Hymenaeus (biblical figure)

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For other uses of the name Hymenaeus, see Hymenaeus (disambiguation).

Hymenaeus[1] (fl. 50–65, 1 Timothy 1:20, 2 Timothy 2:17) was an early Christian from Ephesus, an opponent of the apostle Paul, who associates him with Alexander and Philetus.

In 1 Timothy 1:20, Hymenaeus is included in the "some" who had put away faith and a good conscience and who had made shipwreck concerning faith.[2] The apostle adds that he had delivered Hymenaeus and Alexander to Satan, that they might learn not to blaspheme. Some have viewed this statement as similar to 1 Corinthians 5:5, where Paul commands the church to expel a member engaging in sexual immorality, in the hopes that his spirit would eventually be saved as a result of this discipline.[3]

Denial of the resurrection[edit]

Hymenaeus and Philetus are included among persons whose profane and vain babblings will increase towards more ungodliness, and whose teaching "will spread as a cancer" (2 Tim 2:17, NLT). The apostle declares that Hymenaeus and Philetus are examples of those just described, and he adds that those two persons "concerning the truth have erred, saying that the resurrection is past already, and overthrow the faith of some." Then, for the guidance of Timothy, he goes on to say the seal upon the foundation of God is, "The LORD knows those who are his,” and “All who belong to the LORD must turn away from evil" (2 Tim 2:19, NLT).

The inference intended is, that though Hymenaeus and Philetus had professed their faith in Christ, they did not turn away from evil. There is no doubt in regard to the identity of this Hymenaeus with the person of the same name in 1 Tim. Accordingly, the facts mentioned in the two epistles must be placed in the following order: That though Hymenaeus had,

  1. made a public and Christian profession of faith in Christ, yet he had,
  2. not turned away from evil, but by his profane teaching (see below),
  3. went towards more ungodliness. This led to,
  4. his abandoning his faith and a good conscience, thus he brought about,
  5. the end result of his faith being shipwrecked.

The error, therefore, of Hymenaeus and his two companions would amount to this: They taught that "the resurrection is past already," circa 50AD–65AD, and that there would be no future resurrection, but that all that resurrection means is that the soul awakes from sin. This teaching of Hymenaeus had been so far successful: it had "overthrown the faith of some" (2 Tim 2:18).

Incipient Gnosticism[edit]

It Is impossible to define exactly the full nature of this heresy, but from what Paul says regarding it, Hymenaeus and Philetus may have believed in an early form of the Christian heresy of Gnosticism. This awakening from sin had taken place with themselves, so the Gnostics held, and therefore there could be no day in the future when the dead shall hear the voice of the Son of God and shall come forth from the grave (John 5:28).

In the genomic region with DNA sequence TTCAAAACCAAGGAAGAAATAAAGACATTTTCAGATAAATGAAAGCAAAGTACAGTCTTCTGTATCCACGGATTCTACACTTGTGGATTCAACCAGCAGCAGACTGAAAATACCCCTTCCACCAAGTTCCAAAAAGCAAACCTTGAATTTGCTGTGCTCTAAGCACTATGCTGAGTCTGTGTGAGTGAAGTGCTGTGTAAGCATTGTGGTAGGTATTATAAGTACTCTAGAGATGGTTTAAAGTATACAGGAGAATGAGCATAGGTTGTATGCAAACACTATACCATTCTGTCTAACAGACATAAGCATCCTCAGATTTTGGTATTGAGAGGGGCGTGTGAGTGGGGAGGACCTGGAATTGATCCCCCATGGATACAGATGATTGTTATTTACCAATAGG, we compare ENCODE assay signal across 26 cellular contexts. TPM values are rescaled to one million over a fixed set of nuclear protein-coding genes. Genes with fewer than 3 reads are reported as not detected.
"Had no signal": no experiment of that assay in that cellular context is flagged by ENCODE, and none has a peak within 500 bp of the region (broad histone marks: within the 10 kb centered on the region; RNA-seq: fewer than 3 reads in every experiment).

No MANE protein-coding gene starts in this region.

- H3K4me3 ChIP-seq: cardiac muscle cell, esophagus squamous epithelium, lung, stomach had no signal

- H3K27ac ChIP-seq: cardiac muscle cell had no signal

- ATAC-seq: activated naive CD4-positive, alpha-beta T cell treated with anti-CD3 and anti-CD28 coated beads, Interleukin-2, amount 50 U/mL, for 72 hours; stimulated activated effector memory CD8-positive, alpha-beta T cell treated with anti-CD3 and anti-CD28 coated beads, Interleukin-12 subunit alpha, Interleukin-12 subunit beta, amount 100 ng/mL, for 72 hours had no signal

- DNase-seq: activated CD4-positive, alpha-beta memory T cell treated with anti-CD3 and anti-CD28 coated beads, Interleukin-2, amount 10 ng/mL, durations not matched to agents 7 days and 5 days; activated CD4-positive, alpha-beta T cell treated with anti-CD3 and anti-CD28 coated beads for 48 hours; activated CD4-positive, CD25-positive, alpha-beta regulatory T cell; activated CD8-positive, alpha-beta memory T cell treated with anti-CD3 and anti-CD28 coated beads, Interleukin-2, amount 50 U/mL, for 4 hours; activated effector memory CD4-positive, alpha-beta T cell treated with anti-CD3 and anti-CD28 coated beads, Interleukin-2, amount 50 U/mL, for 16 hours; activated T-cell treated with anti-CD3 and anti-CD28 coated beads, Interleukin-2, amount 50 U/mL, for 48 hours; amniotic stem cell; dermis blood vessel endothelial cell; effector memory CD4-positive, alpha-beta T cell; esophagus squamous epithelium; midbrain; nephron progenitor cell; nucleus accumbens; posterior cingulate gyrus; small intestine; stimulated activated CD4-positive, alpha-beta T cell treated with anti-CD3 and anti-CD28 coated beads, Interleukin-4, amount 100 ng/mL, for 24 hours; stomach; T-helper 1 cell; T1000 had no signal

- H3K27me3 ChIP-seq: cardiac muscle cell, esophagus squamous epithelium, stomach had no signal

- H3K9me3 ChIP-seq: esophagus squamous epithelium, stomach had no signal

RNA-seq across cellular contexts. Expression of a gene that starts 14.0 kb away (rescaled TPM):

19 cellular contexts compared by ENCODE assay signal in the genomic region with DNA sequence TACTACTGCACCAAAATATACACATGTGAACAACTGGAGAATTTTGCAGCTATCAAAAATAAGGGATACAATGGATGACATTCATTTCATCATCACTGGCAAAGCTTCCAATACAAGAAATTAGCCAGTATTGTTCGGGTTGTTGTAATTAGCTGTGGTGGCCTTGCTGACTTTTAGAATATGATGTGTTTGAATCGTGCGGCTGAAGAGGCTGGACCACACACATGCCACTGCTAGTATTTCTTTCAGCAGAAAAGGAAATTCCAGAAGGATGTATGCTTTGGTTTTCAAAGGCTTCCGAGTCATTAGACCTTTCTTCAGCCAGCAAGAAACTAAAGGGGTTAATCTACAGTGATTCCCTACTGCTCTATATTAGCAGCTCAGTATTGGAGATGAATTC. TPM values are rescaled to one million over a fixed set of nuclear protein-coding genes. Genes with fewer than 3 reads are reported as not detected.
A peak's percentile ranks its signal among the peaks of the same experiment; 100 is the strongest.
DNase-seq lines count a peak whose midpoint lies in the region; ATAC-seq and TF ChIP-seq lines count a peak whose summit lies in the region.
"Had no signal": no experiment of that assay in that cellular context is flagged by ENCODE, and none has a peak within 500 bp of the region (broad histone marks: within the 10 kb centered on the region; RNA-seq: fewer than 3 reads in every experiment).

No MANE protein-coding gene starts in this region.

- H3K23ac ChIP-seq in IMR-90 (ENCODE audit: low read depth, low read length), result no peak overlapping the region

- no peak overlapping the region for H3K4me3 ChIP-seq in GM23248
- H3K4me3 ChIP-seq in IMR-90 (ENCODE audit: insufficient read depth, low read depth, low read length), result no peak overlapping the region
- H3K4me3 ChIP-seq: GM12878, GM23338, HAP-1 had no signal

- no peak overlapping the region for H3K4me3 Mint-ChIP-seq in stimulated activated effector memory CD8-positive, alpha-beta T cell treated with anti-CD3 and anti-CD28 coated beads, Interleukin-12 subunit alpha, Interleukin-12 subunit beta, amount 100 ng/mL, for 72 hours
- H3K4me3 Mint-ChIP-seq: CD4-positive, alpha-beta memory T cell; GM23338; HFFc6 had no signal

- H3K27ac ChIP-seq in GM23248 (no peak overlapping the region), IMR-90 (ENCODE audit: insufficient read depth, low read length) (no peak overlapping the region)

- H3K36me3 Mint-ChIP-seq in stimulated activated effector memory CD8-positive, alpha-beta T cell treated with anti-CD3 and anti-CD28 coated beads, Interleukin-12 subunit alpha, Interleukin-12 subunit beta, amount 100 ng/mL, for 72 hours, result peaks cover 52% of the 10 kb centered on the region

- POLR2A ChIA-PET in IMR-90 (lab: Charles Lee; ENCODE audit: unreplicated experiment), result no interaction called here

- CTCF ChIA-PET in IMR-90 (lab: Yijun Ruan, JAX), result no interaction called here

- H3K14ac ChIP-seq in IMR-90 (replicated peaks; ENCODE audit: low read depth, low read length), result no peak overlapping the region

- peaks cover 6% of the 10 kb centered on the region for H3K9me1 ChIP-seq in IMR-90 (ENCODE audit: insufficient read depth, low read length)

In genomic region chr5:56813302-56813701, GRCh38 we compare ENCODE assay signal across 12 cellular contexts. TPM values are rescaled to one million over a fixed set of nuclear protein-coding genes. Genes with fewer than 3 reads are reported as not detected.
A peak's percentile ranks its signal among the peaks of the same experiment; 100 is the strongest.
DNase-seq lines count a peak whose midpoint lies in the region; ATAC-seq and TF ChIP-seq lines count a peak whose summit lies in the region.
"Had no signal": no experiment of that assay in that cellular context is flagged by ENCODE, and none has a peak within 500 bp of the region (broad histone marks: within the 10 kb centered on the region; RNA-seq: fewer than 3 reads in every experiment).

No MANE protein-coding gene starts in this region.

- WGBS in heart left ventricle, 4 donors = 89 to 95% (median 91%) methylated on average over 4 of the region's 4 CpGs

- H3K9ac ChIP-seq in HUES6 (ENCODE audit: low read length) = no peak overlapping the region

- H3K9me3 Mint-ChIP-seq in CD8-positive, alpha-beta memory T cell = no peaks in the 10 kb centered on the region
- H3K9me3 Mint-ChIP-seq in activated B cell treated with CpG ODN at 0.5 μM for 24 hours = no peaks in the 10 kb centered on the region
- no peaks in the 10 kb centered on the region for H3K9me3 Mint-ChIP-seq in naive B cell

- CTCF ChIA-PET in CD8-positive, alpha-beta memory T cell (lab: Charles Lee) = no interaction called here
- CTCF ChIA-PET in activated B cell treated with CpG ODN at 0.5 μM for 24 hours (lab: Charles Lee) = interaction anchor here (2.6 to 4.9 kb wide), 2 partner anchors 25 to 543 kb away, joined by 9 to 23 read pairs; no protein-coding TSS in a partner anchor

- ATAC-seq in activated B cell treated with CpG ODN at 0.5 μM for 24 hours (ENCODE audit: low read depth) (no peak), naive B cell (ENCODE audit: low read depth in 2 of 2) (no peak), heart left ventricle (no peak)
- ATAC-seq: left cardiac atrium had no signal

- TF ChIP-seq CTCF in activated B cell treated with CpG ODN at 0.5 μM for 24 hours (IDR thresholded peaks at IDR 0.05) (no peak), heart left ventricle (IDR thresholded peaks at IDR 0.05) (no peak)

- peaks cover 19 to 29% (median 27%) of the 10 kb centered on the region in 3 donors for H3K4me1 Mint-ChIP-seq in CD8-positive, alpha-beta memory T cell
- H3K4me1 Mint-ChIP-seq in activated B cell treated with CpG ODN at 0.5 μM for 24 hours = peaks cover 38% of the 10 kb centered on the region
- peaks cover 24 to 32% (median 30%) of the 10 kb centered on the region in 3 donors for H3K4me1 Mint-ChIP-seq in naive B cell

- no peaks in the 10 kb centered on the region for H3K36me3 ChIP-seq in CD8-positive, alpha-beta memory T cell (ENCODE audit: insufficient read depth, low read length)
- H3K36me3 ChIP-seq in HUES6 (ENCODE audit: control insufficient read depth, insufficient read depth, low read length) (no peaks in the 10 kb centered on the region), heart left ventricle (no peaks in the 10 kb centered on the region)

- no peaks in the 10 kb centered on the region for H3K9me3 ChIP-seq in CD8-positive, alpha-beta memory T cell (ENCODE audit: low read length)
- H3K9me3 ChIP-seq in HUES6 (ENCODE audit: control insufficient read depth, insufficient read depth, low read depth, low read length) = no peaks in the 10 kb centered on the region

This spiritualizing of the resurrection sprang from the idea of the necessarily evil nature of all material substance. This idea immediately led to the conclusion of the essentially evil nature of the human body, and that if man is to rise to his true nature, he must rid himself of the thraldom, not of sin, but of the body. This contempt for the body led to the denial of the resurrection in its literal sense; and all that Christ had taught on the subject was explained only, in an allegorical sense, of the resurrection of the soul from sin.[4]

Delivered unto Satan[edit]

The way in which the apostle dealt with these teachers, Hymenaeus and his companions, was not merely in the renewed assertion of the truth which they denied, but also by passing sentence upon these teachers—"whom I delivered unto Satan, that they might be taught not to blaspheme." In regard to the meaning of this sentence much difficulty of interpretation exists. Some understand it to mean simple excommunication from the church. Others take it to signify the infliction of some bodily suffering or disease. It seems that a person who was delivered unto Satan was cut off from all Christian privileges, he was "put away" from the body of Christian believers, and handed over to "the Saian," the Evil One in his most distinct personality (1 Cor 5). Cf. the cases of Ananias and Sapphira (Acts 5), and of Elymas (Acts 13:11).

The intention of the punishment was distinctly remedial. Both in the case of Hymenaeus and Alexander, and in that of the person dealt with in 1 Cor 5, the intention was the attaining of an ultimate good. In 1 Cor it is "for the destruction of the flesh, that the spirit may be saved in the day of the Lord Jesus." Similarly, Hymenaeus and Alexander are delivered unto Satan, not for their final perdition, but that they may be taught, through this terrible discipline, not to blaspheme.

Notes[edit]

  1. ^ Ὑμέναιος Humenaios, so named from Hymen, the god of marriage.
  2. ^ 1 Tim 1:20.
  3. ^ Apostasy.
  4. ^ "But the Phrygians denominate this same also 'corpse'—buried in the body, as it were, in a mausoleum and tomb. This, he says, is what has been declared, 'Ye are whited sepulchres, full,' he says, 'of dead men’s bones within,' because there is not in you the living man. And again he exclaims, 'The dead shall start forth from the graves,' that is, from the earthly bodies, being born again spiritual, not carnal. For this, he says, is the Resurrection that takes place through the gate of heaven, through which, he says, all those that do not enter remain dead." Hippolytus, Philosophumena Book V, Part 4.

Bibliography[edit]

Attribution